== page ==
But the devil has not had his final day in court. The satanic serpent still slithers about, whispering lies into our ears. He may not be able to accuse us before God, but he can still accuse our conscience, shaming us into believing that God’s grace cannot cover our sin. Guilt as a good thing; it drives us to repentance so we can receive forgiveness. But shame is when you’re stuck in your guilt. “Just who do you think you are?” Satan sneers. “You are a poor, miserable sinner! You’re a worm in the dust. What makes you think that God could ever love or forgive you?!”
Another of Satan’s tactics is to persecute the Church, seeking to destroy our faith and life (vv. 13-17). He puts on the pressure with mockery, cruelty, arrest, imprisonment, and murder. The devil has a whole arsenal at his disposal.
But the devil is defeated (v. 8). And “he knows that his time is short!” (v. 12b).
I liken Satan to Hitler at the end of World War II. In April and May, 1945, as Allied troops invaded Germany from the West and Soviet troops were only blocks away from Hitler’s HQ in Berlin, Hitler knew that his days were done. There was no hope for him. In the war room in his bunker, he moved around imaginary armies on the map that no longer existed. He issued orders to generals who had already surrendered. His own advisors were in secret negotiations with the Americans and British. His time was short, yet Hitler still gave specific orders for the execution of political prisoners (such as Dietrich Bonhoeffer), and he even commanded that the rate of extermination be increased at the concentration camps. Hitler’s downfall was certain, but as the flames rose around him, he was determined to bring down as many with him as he could.
Satan’s downfall is predetermined. He cannot win. Yes, he tries to work as much as woe as he can before the end. Yes, he is a dragon, but he is a chained dragon (Rev. 20:1-3). Foam and fume as much as he will, the devil cannot harm you. So do not listen to his lies. Do not allow Satan to accuse your conscience. Do not let the dragon bring you to despair of your life and salvation. There is no sin too great for God to forgive. There is no sin too small that Jesus did not pay for it with his blood on the cross. Dear Christian friends, you are baptized children of God, and your names are written in the Lamb’s Book of Life (Luke 10:20). We are on the winning side! So “resist the devil, and he will flee from you” (Jas. 4:7). Michael banished the dragon from heaven. Now banish him from your head and heart!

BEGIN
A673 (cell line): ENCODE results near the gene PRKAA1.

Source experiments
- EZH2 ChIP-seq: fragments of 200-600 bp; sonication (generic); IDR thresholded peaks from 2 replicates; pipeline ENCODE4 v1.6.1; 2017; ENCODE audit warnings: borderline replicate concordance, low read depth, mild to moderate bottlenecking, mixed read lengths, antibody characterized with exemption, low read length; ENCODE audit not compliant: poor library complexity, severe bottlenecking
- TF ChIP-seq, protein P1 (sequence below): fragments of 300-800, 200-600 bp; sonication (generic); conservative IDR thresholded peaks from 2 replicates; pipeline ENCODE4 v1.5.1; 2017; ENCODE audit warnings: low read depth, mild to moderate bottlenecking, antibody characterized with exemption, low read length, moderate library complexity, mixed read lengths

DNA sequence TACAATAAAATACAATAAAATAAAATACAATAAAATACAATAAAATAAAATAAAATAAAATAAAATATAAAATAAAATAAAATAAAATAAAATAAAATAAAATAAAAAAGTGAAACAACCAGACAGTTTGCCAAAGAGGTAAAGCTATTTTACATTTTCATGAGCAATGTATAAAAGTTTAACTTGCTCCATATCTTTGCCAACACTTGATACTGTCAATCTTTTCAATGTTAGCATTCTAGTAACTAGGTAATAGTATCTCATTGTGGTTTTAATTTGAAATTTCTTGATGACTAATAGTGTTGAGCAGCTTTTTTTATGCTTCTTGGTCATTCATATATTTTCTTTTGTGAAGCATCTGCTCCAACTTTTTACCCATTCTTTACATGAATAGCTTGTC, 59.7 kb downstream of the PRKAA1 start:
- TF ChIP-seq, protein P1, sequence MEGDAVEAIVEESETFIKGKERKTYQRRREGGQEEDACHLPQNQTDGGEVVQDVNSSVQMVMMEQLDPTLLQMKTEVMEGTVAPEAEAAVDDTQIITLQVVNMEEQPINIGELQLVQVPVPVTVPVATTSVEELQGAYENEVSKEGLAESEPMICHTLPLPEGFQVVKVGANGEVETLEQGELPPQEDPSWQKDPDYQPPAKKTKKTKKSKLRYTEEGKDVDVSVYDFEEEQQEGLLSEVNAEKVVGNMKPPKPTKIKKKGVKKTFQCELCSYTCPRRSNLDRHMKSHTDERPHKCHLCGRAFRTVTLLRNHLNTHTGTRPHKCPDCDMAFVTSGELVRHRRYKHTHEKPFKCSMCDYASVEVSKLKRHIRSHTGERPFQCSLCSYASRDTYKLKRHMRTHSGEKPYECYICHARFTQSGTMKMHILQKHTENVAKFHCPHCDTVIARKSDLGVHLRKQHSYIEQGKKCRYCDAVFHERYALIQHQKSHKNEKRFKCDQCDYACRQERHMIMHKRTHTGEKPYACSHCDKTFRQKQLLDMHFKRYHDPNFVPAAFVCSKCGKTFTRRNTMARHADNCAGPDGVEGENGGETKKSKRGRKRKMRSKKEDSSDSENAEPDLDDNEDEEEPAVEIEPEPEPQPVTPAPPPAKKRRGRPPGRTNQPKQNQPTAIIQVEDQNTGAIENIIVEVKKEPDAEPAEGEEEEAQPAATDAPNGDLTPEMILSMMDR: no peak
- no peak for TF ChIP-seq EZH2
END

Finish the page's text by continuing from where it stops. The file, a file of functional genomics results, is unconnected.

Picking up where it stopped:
When Christ returns, he will judge the dragon and punish him once and for all. He will let the dragon out from prison and cast him into the lake of fire, where Satan “will be tormented day and night forever and ever” (Rev. 20:10). The devil is like a dead man walking. It’s all over for him. As Christ declared on the cross: “It is finished” (John 19:30). All’s well that ends well, as they say. “All shall be well, and all shall be well, and all manner of things shall be well.” Alleluia! Amen. In the name of the Father and of the Son and of + the Holy Spirit. Amen.